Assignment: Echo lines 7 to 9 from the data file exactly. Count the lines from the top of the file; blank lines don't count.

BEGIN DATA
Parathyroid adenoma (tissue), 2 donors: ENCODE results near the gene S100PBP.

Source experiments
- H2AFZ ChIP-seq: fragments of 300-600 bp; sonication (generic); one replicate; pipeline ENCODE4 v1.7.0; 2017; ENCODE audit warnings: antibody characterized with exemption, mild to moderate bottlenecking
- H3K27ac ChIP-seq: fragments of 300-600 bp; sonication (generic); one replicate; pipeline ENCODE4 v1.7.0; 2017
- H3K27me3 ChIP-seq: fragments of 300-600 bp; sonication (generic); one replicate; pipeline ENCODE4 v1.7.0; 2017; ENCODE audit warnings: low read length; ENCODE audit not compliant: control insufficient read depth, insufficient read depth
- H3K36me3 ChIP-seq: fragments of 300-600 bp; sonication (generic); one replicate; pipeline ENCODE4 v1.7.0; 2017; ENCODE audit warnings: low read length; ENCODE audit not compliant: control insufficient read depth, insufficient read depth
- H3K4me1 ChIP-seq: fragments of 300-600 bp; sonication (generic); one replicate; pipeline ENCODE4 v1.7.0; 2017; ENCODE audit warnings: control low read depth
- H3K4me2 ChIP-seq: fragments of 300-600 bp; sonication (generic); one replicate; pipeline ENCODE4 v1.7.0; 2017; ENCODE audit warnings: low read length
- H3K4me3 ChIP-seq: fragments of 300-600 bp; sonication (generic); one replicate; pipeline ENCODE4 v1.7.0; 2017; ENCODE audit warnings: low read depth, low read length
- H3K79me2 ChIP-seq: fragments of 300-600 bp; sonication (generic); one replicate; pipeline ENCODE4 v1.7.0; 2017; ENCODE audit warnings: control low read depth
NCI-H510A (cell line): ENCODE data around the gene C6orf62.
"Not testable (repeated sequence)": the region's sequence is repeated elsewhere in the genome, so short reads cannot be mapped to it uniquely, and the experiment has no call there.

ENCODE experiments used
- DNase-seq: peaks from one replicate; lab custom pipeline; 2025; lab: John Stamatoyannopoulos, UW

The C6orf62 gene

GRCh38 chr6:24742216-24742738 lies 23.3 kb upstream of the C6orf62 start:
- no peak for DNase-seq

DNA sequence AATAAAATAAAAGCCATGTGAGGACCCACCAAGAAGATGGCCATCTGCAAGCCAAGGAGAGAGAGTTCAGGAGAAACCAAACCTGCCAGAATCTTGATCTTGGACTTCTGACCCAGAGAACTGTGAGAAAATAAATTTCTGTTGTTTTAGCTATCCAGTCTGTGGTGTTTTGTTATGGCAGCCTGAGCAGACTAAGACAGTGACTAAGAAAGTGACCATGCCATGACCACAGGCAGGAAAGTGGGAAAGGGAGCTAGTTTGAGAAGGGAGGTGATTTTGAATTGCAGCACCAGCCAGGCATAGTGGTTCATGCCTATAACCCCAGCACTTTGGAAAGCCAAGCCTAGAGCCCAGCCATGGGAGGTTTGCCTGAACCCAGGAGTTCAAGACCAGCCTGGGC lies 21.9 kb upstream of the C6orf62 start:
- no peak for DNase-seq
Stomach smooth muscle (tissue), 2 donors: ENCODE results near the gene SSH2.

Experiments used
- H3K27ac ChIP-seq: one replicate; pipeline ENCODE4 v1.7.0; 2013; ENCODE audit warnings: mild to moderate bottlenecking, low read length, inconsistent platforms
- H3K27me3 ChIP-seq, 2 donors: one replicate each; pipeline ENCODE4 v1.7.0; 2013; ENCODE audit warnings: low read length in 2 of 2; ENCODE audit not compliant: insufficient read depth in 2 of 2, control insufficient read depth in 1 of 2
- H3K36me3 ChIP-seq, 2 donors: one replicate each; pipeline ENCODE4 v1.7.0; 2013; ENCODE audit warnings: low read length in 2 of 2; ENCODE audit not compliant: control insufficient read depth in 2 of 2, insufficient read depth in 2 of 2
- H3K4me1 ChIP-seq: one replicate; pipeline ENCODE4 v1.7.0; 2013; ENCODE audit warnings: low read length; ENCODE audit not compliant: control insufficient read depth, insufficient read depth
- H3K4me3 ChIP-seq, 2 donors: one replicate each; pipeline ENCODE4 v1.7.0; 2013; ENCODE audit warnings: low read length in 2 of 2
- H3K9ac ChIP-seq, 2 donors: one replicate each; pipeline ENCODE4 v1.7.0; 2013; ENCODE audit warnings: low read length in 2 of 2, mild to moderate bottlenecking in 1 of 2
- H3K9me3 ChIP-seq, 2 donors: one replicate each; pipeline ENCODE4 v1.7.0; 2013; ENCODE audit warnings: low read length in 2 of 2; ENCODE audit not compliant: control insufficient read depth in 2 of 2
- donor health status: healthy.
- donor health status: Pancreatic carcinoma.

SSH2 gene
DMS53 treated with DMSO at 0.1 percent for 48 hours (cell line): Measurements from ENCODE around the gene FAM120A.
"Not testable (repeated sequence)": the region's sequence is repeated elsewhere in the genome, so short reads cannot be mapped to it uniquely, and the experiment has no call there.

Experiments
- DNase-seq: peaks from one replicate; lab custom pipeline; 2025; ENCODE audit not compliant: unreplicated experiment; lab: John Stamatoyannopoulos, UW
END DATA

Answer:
- H3K4me1 ChIP-seq: fragments of 300-600 bp; sonication (generic); one replicate; pipeline ENCODE4 v1.7.0; 2017; ENCODE audit warnings: control low read depth
- H3K4me2 ChIP-seq: fragments of 300-600 bp; sonication (generic); one replicate; pipeline ENCODE4 v1.7.0; 2017; ENCODE audit warnings: low read length
- H3K4me3 ChIP-seq: fragments of 300-600 bp; sonication (generic); one replicate; pipeline ENCODE4 v1.7.0; 2017; ENCODE audit warnings: low read depth, low read length